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Seven years ago, my American husband spent his first English Christmas with my family, and a year later I had my first American Christmas with his in Pennsylvania. We both discovered, in our turn, that despite sharing so much common language and culture, there are some quirky differences between our two great nations that you only really realize when you spend some time together (and with each other’s families) during the holiday season. And I don’t just mean the strange looks Americans gave me whenever I wished them a “happy Christmas.”

I can’t help but chuckle when I think about another couple navigating the “special relationship” this Christmas, too; what will Meghan Markle be discovering about the way that the British celebrate as she gets ready to join the royal family? Here are a few things that make Christmas a truly British affair for me.

01. It’s all about the food, baby.

We take the saying “Eat, drink, and be merry” very seriously when it comes to Christmas. At first I was very surprised to discover that Americans aren’t quite as obsessed with food at Christmas as the British are; it took the experience of my first American Thanksgiving a few years later for me to realize that this is probably because you’ve all kind of burnt out on feasting a month earlier.

There are certain traditional staples that we all associate with the feasting of the season, some of which we’ve gained from our European neighbours: mince pies, yule log, roast goose, lebkuchen, Brussels sprouts, Christmas cake, Christmas pudding, mulled wine, spiced-ham, and panettone, amongst other things. It’s not Christmas if you don’t end up in a food coma, after all.

02. The carols are much more traditional.

Of course, American culture is so pervasive that we all enjoy the Crooners’ classic Christmas songs, and I did hear a fair bit of caroling while I was Stateside for the festive season. But as lovely as that was, I found myself missing some of the traditional, old-English Christmas carols that I grew up with. These ancient songs often have rather a melancholy turn, but I think they’re beautiful and add to the magic of the season. Some of my favorites include "The Coventry Carol" (this version is particularly heart-rending), "God Rest Ye Merry Gentlemen," "The Holly and the Ivy," and "Tomorrow Shall be My Dancing Day."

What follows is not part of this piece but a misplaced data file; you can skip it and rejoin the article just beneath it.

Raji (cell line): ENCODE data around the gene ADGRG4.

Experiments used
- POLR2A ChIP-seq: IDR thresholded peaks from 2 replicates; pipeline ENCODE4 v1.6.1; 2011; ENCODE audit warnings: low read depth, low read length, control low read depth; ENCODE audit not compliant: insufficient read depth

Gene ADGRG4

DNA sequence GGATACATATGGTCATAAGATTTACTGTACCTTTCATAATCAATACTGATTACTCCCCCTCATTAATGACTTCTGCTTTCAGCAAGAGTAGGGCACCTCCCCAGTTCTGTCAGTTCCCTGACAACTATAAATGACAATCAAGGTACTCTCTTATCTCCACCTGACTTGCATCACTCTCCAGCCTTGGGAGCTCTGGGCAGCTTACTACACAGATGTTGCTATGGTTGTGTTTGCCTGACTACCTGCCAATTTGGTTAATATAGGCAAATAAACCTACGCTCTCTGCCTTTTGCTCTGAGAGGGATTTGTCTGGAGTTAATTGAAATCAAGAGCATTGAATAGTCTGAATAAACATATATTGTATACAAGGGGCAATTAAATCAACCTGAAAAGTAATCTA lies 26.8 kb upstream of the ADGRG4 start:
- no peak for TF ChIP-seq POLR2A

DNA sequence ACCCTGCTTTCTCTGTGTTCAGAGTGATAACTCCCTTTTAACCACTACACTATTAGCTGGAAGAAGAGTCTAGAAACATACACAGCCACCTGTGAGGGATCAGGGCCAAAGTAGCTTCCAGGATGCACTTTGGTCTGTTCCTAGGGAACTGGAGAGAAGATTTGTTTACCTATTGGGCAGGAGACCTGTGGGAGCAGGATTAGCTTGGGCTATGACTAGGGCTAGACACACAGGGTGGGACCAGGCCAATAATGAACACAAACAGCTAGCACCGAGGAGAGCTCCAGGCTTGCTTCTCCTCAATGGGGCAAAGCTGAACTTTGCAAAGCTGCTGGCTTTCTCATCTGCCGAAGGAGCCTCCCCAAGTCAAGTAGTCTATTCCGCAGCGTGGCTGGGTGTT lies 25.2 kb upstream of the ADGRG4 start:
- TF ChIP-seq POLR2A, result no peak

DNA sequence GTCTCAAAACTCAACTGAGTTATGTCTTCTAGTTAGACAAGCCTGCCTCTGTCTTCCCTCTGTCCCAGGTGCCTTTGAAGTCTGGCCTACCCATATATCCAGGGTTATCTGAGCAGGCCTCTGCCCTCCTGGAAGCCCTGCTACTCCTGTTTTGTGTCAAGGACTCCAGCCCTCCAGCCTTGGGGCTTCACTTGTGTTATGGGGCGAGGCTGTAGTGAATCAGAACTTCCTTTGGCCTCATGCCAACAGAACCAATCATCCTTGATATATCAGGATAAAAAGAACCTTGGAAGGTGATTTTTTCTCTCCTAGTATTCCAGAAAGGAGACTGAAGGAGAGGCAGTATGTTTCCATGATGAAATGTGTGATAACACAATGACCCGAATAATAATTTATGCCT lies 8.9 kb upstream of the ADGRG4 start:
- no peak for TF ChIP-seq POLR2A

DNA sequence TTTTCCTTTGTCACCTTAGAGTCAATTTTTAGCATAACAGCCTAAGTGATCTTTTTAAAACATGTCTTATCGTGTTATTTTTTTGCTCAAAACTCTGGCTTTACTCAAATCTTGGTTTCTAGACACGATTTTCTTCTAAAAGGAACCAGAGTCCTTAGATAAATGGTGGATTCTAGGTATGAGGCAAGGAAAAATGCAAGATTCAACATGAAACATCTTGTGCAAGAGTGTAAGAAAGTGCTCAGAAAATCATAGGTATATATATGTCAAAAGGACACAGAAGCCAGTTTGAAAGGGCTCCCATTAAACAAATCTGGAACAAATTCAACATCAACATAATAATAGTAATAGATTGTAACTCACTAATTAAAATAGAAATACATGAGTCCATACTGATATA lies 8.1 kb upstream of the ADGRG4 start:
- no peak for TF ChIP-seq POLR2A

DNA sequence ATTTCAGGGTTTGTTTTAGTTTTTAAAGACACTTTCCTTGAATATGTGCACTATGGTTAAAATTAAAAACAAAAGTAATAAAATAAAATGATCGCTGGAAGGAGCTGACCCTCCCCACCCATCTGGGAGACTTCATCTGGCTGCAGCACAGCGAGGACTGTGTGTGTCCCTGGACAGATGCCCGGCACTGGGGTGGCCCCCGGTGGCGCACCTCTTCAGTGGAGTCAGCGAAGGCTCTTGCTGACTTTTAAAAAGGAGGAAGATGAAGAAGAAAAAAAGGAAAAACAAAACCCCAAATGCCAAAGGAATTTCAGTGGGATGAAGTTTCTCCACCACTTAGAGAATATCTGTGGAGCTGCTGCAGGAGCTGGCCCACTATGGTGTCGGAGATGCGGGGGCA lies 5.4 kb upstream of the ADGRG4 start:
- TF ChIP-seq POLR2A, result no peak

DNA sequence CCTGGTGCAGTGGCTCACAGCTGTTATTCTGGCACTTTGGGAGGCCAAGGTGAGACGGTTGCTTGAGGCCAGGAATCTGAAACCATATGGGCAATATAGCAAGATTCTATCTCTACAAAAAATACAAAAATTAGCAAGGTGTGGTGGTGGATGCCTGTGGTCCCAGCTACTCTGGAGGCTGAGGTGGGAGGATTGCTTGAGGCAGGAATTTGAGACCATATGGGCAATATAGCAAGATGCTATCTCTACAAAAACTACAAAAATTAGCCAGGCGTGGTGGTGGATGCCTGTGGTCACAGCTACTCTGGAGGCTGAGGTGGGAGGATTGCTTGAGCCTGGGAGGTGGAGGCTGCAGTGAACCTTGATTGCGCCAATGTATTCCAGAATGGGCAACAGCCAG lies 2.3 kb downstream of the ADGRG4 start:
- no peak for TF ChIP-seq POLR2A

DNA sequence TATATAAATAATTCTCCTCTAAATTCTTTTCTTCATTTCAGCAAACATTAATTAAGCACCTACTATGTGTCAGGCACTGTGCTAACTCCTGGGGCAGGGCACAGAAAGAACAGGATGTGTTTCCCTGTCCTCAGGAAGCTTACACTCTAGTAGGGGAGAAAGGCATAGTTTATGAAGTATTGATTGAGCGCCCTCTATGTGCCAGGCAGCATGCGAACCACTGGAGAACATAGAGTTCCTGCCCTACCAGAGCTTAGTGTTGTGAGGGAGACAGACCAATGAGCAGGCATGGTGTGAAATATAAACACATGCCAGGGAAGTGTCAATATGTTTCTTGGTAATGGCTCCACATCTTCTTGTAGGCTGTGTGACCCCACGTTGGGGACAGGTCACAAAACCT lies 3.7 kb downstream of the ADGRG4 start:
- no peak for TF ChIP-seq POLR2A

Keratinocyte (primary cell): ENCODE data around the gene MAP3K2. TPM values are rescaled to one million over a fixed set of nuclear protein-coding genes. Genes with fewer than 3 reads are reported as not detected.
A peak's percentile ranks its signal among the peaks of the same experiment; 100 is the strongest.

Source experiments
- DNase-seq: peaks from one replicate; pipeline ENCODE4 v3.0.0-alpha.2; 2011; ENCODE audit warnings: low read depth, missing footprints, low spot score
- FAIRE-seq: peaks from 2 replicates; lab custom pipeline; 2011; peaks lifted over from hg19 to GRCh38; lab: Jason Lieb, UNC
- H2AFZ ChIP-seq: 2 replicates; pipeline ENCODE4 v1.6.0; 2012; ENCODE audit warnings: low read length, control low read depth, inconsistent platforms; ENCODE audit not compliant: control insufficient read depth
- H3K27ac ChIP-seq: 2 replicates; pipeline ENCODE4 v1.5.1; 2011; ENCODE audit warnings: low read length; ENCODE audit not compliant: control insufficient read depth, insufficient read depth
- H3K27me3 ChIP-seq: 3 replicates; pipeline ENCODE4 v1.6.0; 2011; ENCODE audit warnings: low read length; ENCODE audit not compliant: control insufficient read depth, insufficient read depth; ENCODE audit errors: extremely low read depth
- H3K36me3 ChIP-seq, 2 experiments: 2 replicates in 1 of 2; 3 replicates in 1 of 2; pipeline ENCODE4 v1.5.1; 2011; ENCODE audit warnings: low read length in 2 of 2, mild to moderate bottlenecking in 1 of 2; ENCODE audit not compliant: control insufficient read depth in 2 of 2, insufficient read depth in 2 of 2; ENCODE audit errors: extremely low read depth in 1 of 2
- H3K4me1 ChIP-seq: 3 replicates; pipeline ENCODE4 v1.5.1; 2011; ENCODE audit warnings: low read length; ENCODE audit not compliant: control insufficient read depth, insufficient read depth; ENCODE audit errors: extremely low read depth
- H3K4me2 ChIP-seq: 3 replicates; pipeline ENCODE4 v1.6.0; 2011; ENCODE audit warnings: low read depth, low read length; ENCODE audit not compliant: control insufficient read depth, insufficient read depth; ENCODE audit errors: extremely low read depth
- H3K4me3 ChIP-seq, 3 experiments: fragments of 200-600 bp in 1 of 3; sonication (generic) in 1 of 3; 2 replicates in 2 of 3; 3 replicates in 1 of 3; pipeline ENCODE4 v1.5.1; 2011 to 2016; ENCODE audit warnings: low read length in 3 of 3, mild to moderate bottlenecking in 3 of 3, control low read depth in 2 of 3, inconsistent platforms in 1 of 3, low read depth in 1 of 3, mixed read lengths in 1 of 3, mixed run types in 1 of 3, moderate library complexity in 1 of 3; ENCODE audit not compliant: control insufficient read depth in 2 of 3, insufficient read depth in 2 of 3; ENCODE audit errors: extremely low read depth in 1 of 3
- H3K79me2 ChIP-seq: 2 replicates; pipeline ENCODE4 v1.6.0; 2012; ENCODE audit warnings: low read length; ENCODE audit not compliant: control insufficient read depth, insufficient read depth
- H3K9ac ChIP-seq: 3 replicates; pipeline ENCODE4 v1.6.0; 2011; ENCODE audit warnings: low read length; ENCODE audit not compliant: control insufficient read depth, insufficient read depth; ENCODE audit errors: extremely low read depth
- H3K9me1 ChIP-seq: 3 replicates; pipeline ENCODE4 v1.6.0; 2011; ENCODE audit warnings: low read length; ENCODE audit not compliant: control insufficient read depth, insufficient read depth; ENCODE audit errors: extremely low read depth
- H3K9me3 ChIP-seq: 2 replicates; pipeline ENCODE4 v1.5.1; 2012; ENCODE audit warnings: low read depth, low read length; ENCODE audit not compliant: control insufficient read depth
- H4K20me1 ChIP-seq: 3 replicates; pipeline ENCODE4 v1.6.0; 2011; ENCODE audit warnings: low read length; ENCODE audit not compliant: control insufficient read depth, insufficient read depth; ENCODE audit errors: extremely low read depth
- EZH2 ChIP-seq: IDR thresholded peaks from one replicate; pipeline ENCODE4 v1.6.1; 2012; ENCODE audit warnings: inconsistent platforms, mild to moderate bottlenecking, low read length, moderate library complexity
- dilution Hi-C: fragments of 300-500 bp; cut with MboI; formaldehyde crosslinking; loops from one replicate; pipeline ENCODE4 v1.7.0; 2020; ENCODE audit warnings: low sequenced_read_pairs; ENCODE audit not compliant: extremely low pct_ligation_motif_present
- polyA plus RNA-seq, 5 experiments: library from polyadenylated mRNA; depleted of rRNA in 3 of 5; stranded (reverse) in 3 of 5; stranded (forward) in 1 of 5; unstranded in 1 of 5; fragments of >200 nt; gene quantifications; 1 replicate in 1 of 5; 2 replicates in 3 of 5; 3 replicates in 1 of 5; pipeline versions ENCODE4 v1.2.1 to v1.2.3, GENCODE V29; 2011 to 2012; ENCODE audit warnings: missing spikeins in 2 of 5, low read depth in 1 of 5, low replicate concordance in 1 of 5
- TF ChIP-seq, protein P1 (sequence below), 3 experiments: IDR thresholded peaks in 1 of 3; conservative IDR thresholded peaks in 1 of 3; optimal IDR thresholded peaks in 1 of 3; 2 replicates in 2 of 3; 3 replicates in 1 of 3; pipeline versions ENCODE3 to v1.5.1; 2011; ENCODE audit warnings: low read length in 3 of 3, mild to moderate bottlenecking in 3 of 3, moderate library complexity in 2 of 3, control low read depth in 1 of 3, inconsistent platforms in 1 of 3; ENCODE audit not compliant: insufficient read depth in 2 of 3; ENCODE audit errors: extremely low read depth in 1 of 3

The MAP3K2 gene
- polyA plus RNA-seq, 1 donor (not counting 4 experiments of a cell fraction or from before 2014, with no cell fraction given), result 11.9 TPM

Attending a candlelit carol service in a beautiful old church is a true must of the season, and as the future wife of Prince Harry, I’m sure Markle will benefit from the finest the country has to offer. If you’re not lucky enough to make it to a carol service in person during the Advent season, every self-respecting Brit tunes in to the Nine Lessons and Carols service broadcast live from King’s College Chapel, Cambridge, broadcast annually to the nation via the BBC on Christmas Eve. It’s a wonderful thing to listen to while you wrap presents and do some last-minute Christmas baking.

03. Oh, and then there are the pantomimes.

One particularly quirky seasonal British pastime that my husband hates with a passion is the pantomime: growing up with this Christmas staple, I’d never thought to question it until I met him. Every theatrical establishment, from schools and small local amateur theatre companies, to the biggest West End theatres in London, has a pantomime on at Christmas time.